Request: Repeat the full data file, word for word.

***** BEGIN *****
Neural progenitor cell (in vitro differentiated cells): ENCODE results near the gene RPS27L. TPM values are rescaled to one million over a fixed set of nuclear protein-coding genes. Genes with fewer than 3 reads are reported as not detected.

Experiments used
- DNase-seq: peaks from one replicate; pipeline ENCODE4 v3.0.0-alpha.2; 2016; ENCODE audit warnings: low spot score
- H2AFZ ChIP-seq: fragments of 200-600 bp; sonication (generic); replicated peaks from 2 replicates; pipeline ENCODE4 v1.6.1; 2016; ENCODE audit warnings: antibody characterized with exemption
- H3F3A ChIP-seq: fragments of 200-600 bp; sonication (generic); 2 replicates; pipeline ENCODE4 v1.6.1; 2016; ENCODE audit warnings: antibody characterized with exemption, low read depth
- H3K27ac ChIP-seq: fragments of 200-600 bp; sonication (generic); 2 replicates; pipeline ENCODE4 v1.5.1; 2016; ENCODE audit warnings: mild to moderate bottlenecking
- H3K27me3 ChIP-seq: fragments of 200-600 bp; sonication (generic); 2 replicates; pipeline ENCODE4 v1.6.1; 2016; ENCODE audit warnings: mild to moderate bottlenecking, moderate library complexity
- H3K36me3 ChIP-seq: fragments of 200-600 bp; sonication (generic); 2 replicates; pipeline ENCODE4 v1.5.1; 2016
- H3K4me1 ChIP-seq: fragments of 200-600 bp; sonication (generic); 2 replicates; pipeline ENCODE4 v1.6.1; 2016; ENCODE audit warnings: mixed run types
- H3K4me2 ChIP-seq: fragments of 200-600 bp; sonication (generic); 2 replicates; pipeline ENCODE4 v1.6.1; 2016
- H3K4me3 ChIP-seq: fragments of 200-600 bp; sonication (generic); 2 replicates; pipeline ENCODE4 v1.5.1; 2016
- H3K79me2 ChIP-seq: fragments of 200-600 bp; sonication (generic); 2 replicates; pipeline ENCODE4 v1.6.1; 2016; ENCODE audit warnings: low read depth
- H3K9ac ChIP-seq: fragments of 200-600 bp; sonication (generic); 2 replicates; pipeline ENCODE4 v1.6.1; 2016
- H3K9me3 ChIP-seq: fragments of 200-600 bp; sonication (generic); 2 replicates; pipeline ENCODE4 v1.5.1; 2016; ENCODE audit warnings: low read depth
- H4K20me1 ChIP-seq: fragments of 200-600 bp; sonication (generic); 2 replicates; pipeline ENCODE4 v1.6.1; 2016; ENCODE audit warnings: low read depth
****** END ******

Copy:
Neural progenitor cell (in vitro differentiated cells): ENCODE results near the gene RPS27L. TPM values are rescaled to one million over a fixed set of nuclear protein-coding genes. Genes with fewer than 3 reads are reported as not detected.

Experiments used
- DNase-seq: peaks from one replicate; pipeline ENCODE4 v3.0.0-alpha.2; 2016; ENCODE audit warnings: low spot score
- H2AFZ ChIP-seq: fragments of 200-600 bp; sonication (generic); replicated peaks from 2 replicates; pipeline ENCODE4 v1.6.1; 2016; ENCODE audit warnings: antibody characterized with exemption
- H3F3A ChIP-seq: fragments of 200-600 bp; sonication (generic); 2 replicates; pipeline ENCODE4 v1.6.1; 2016; ENCODE audit warnings: antibody characterized with exemption, low read depth
- H3K27ac ChIP-seq: fragments of 200-600 bp; sonication (generic); 2 replicates; pipeline ENCODE4 v1.5.1; 2016; ENCODE audit warnings: mild to moderate bottlenecking
- H3K27me3 ChIP-seq: fragments of 200-600 bp; sonication (generic); 2 replicates; pipeline ENCODE4 v1.6.1; 2016; ENCODE audit warnings: mild to moderate bottlenecking, moderate library complexity
- H3K36me3 ChIP-seq: fragments of 200-600 bp; sonication (generic); 2 replicates; pipeline ENCODE4 v1.5.1; 2016
- H3K4me1 ChIP-seq: fragments of 200-600 bp; sonication (generic); 2 replicates; pipeline ENCODE4 v1.6.1; 2016; ENCODE audit warnings: mixed run types
- H3K4me2 ChIP-seq: fragments of 200-600 bp; sonication (generic); 2 replicates; pipeline ENCODE4 v1.6.1; 2016
- H3K4me3 ChIP-seq: fragments of 200-600 bp; sonication (generic); 2 replicates; pipeline ENCODE4 v1.5.1; 2016
- H3K79me2 ChIP-seq: fragments of 200-600 bp; sonication (generic); 2 replicates; pipeline ENCODE4 v1.6.1; 2016; ENCODE audit warnings: low read depth
- H3K9ac ChIP-seq: fragments of 200-600 bp; sonication (generic); 2 replicates; pipeline ENCODE4 v1.6.1; 2016
- H3K9me3 ChIP-seq: fragments of 200-600 bp; sonication (generic); 2 replicates; pipeline ENCODE4 v1.5.1; 2016; ENCODE audit warnings: low read depth
- H4K20me1 ChIP-seq: fragments of 200-600 bp; sonication (generic); 2 replicates; pipeline ENCODE4 v1.6.1; 2016; ENCODE audit warnings: low read depth